What we've been told about nutrition is often wrong.

Your body, not your food intake, may determine weight

Your body, not your food intake, may determine weight

If you think it’s hard for you to lose weight, you might be right.

Researchers at the National Institutes of Health have found evidence “supporting the commonly held belief that people with certain physiologies lose less weight than others when limiting calories.”

This was a 77-day in-patient trial involving 12 obese subjects. Researchers controlled their food intake and measured calorie expenditure, body weight and composition.

Researchers compared individuals with a “thrifty” phenotype with individuals who have a “spendthrift” phenotype. Individuals with a thrifty phenotype lose less weight when calories are reduced. Weight loss success is influenced by an individual’s energy expenditure response to caloric restrictions.

To determine phenotype, the researchers measured patient response to fasting and overfeeding over a 24-hour period. The volunteer patients then underwent six weeks of 50% caloric restriction.

After accounting for age, sex, race and baseline weight, the researchers found that the people who lost the least weight during the calorie-reduced period were those whose metabolism decreased the most during fasting.

In other words, in thrifty individuals, fasting (eating less) results in a slower metabolism. It also resulted in less weight loss. The researchers concluded:

[We] clearly determined that there is variation in the extent of weight loss in obese humans during 50% [calorie restriction] that is not the result of a lack of adherence but is caused by real biologic inter-individual variation in energy expenditure responses to the same energy deficits, that is, thrifty and spendthrift phenotypes. Whether identification of these phenotypes can be harnessed to prevent weight gain in humans remains to be established.

Scientists know that there is substantial individual difference in resting energy expenditure and 24-hour energy expenditure.

But no one knows the whys or hows of the two phenotypes.

It could be differences in nervous system activity, thyroid and appetite hormones, diet and weight-loss-and-regain history, and/or variable amounts of brown fat. Or something else.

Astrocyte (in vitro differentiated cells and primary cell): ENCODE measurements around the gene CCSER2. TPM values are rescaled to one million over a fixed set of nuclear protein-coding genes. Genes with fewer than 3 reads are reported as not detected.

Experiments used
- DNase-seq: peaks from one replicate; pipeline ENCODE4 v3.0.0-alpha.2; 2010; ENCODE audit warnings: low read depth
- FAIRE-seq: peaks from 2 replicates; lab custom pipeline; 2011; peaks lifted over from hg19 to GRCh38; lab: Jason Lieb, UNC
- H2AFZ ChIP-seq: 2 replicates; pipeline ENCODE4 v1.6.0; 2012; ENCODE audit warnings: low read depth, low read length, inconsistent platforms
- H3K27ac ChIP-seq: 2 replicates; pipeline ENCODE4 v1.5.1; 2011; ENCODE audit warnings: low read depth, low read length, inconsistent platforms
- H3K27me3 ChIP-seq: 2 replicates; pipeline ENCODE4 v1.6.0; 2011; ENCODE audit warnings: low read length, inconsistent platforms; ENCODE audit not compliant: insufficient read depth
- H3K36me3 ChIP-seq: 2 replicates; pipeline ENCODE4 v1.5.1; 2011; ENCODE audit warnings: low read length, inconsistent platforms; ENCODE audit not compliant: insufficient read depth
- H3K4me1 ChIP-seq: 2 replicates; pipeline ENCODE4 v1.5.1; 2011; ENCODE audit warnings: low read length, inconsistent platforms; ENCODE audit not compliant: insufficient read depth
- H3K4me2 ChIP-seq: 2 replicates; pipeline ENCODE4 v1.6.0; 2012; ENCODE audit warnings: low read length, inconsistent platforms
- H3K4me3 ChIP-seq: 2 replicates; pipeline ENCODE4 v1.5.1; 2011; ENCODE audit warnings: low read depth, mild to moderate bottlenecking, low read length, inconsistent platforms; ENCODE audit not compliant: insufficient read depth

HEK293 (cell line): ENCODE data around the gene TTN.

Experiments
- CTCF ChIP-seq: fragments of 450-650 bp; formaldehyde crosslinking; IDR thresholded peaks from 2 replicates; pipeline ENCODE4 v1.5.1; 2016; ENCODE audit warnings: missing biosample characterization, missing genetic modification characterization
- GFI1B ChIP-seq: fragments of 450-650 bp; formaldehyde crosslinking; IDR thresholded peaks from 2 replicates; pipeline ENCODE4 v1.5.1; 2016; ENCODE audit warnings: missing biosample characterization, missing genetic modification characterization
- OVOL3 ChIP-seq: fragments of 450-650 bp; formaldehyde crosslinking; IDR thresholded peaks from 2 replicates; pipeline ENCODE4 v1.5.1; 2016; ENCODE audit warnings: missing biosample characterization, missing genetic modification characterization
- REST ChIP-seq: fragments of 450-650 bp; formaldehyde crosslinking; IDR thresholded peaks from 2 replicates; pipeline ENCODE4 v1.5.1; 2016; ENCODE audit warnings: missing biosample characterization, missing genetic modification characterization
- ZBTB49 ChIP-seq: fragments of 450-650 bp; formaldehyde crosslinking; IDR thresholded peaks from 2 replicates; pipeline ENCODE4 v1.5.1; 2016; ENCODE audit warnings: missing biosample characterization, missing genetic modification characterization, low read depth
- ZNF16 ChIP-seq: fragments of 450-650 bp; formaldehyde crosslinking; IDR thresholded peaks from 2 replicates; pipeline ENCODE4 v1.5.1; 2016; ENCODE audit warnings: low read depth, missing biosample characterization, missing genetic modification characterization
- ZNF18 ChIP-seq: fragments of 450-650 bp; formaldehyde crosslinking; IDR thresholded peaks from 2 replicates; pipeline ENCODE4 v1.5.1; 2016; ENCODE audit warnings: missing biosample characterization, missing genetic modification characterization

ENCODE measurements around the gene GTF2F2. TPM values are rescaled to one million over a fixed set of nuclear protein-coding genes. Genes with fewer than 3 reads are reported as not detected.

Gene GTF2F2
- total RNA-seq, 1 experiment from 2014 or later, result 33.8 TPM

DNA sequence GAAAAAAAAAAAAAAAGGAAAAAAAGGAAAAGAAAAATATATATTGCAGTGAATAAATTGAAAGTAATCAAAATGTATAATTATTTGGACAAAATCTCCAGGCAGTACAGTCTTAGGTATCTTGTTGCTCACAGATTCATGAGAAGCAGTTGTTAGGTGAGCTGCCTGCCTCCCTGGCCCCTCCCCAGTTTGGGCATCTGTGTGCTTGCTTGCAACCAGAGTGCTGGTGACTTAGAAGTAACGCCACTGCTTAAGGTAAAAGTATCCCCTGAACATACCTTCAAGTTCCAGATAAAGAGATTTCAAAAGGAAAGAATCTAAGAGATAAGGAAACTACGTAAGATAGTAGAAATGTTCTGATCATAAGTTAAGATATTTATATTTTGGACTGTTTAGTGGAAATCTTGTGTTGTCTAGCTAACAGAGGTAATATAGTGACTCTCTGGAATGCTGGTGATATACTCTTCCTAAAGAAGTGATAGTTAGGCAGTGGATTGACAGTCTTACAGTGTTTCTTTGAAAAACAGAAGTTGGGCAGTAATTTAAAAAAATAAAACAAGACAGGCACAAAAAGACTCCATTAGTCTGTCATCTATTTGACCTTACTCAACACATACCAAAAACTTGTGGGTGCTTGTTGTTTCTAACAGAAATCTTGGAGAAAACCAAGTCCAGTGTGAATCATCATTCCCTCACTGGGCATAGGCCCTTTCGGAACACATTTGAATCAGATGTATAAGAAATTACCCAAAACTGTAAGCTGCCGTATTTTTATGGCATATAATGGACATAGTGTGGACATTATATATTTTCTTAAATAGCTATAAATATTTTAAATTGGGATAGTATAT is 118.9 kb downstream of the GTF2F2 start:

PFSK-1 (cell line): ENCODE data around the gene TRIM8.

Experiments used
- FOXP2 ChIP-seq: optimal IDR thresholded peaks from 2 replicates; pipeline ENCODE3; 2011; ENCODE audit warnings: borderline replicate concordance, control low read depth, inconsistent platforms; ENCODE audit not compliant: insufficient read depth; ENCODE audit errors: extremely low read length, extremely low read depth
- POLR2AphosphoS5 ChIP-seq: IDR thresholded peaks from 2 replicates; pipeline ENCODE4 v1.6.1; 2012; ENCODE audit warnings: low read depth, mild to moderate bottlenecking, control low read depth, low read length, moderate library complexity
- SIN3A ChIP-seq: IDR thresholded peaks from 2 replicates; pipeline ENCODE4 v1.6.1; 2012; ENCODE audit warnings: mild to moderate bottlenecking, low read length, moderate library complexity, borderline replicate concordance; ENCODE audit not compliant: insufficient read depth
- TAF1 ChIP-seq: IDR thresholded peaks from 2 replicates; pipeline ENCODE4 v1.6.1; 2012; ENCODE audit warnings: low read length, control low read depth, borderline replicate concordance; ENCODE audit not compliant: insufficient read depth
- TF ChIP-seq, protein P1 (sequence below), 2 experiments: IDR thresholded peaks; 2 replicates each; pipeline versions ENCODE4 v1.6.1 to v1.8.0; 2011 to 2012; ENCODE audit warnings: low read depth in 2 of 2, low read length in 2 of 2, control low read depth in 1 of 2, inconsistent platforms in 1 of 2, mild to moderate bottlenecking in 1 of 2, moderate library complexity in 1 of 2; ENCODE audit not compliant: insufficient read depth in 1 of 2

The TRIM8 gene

Moreover, the rule-of-thumb about how many calories we have to reduce to lose a pound of weight has also been set on its head:

The pervasive rule that an energy deficit of 3,500 kcal is required to lose 1 lb of body weight is based on calculations assuming that dietary weight loss is mostly a result of energy-dense [fat mass] loss. We found considerably lower values and wide inter-individual variation in the caloric cost of losing 1 lb body mass in both thrifty and spendthrift subjects (mean 2,239 kcal/lb, range 1,558–2,993 kcal/lb)…

“The results corroborate the idea that some people who are obese may have to work harder to lose weight due to metabolic differences,” according to Martin Reinhardt, M.D., lead author and PECRB postdoctoral fellow.

A study of only 12 people cannot be extrapolated to an entire population. However this research corroborates earlier research on the spendthrift and thrifty phenotypes.

Reference: Reinhardt M, Thearle M, Ibrahim M et al. A human thrifty phenotype associated with less weight loss during calorie restriction. Diabetes. 2015.

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Known for gnawing at complex questions like a terrier with a bone. Nutrition researcher by necessity: life-long migraineur, complete hysterectomy, colon resection, glucose intolerance. (I have become my mother.) Former food industry communicator. Digital maven; motorcyclist; educator.

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